Toxic Plants for Pets

Do you know which plants in your yard or garden might be toxic to you pet? If your pet comes into contact with one of these, they may need a trip to the veterinarian’s office.

Azalea. Eating leaves can cause drooling and stomach problems. Get to a vet to avoid coma, possibly leading to death.
Buttercup. Toxic to cats, cows, dogs and horses, the flower causes drooling and stomach problems and, in rare cases, paralysis.
Chive. This, along with onion, garlic and leek, is toxic, especially to cats and Akita and Shiba Inu dogs. May take several days for symptoms to appear, including abdominal pain, elevated heart rate, weakness and increased respiratory rate.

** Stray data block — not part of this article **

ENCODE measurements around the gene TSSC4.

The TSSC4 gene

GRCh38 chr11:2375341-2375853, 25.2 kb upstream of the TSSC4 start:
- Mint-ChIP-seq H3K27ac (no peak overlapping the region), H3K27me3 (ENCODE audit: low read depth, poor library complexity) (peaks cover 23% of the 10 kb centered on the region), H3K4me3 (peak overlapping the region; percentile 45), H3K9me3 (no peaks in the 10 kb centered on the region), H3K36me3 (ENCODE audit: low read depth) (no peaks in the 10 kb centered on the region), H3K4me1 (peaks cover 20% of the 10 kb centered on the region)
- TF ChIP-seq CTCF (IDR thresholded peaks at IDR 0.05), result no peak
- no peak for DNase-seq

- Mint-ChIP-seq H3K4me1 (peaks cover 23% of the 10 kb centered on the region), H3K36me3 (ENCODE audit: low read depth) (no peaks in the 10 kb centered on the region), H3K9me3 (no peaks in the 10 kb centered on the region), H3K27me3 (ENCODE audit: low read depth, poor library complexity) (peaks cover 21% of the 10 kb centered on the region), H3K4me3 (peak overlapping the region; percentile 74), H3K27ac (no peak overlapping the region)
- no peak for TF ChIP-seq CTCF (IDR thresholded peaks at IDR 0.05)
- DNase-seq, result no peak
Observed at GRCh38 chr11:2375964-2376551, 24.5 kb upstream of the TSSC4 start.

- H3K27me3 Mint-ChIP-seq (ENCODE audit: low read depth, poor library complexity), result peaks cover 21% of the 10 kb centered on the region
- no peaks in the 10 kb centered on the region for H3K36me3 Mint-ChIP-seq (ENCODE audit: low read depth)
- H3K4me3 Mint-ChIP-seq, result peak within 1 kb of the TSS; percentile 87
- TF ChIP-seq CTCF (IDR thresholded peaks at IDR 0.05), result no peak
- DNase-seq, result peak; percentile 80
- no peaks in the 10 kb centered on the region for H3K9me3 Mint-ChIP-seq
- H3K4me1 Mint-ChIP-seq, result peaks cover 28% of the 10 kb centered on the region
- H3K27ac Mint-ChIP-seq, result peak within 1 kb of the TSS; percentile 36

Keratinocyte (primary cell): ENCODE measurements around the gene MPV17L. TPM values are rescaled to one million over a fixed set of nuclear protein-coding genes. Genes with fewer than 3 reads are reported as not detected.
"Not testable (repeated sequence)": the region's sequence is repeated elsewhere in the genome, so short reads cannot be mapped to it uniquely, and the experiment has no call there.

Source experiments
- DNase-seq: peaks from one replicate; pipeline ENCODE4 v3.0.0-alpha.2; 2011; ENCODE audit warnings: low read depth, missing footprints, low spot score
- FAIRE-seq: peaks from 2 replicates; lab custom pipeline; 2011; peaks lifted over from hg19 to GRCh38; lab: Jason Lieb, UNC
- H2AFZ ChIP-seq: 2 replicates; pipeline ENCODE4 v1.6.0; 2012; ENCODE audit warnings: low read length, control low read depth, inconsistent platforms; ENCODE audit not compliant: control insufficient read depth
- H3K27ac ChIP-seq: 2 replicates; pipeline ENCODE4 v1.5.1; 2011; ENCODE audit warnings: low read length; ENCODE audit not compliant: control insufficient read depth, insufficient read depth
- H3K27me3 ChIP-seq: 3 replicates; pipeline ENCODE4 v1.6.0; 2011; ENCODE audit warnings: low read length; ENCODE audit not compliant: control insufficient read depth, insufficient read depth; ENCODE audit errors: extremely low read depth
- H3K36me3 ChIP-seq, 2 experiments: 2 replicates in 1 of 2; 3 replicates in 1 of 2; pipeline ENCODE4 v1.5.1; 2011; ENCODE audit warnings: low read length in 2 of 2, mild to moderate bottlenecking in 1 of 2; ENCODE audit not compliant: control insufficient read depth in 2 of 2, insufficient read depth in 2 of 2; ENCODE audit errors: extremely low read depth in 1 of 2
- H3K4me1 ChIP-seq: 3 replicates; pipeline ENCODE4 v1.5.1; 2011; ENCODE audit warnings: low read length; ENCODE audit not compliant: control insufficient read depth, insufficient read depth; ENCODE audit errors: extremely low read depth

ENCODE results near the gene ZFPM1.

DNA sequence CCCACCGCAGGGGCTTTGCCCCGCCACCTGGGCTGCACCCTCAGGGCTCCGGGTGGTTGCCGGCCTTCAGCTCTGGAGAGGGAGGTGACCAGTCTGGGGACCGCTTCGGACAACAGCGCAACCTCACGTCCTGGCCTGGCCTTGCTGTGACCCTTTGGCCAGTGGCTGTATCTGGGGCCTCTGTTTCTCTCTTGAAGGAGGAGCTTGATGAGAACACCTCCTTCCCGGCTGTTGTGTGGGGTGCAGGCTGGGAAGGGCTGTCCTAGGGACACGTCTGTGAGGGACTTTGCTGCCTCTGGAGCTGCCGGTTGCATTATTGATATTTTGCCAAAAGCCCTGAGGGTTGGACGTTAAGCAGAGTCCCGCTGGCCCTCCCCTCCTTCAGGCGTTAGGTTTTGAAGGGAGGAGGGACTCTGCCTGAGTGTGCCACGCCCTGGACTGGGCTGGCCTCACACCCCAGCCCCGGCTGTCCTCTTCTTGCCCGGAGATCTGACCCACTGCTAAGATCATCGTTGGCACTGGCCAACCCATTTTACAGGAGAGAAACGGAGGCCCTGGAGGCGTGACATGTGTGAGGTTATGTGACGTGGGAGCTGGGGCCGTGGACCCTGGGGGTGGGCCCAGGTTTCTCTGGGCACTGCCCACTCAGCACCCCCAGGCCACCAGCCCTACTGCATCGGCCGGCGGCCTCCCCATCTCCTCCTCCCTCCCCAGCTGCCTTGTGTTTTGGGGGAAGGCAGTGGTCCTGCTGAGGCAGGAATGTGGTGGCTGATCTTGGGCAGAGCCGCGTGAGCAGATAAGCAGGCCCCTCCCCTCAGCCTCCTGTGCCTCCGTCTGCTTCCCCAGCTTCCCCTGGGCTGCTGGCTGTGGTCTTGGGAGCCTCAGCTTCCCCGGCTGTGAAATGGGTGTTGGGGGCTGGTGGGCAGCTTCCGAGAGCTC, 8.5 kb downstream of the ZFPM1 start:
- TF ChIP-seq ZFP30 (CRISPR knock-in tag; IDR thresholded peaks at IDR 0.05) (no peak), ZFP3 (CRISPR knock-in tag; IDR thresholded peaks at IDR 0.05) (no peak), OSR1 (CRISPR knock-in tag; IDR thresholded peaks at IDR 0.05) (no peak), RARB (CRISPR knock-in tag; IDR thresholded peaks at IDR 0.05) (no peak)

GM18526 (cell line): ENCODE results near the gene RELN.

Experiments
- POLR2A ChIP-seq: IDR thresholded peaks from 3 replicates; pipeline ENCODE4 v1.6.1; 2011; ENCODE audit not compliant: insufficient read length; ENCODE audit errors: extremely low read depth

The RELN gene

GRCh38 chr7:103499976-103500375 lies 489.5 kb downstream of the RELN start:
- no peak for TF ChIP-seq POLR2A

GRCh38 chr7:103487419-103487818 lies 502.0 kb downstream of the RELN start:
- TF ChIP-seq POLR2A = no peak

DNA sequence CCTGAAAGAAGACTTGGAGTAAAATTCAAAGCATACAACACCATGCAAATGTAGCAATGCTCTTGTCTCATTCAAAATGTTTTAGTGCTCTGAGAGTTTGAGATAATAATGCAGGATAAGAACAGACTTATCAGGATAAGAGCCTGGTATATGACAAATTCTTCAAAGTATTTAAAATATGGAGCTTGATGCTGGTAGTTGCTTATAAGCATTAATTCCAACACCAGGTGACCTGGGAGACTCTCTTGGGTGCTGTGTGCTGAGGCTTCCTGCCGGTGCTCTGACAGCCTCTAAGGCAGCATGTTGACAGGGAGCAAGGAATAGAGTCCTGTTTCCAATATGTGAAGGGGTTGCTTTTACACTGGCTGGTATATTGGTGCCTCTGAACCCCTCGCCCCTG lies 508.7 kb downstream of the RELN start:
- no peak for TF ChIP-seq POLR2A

Daffodil. Flowers contain an alkaloid which induces vomiting. Ingesting a bulb causes stomach, heart and respiratory issues.
Gladiola. Drooling, lethargy and stomach upset possible when ingested.
Hydrangea. Can cause lethargy, vomiting and diarrhea when eaten.
Lilies. Some, like the peace, Peruvian and calla lily, just irritate mouth, tongue and esophagus when eaten. Others, like day, Asiatic, Easter and Japanese show varieties, cause kidney failure in cats.
Morning Glory. Stomach upset, anemia, even liver failure can occur in cats and dogs depending on how much is eaten.
Poppy. Drooling, skin irritation, slowed heart rate and pupil dilation can happen if cats and dogs get too close.
Tulip. Bulbs, more toxic than flowers and leaves, cause stomach upset.

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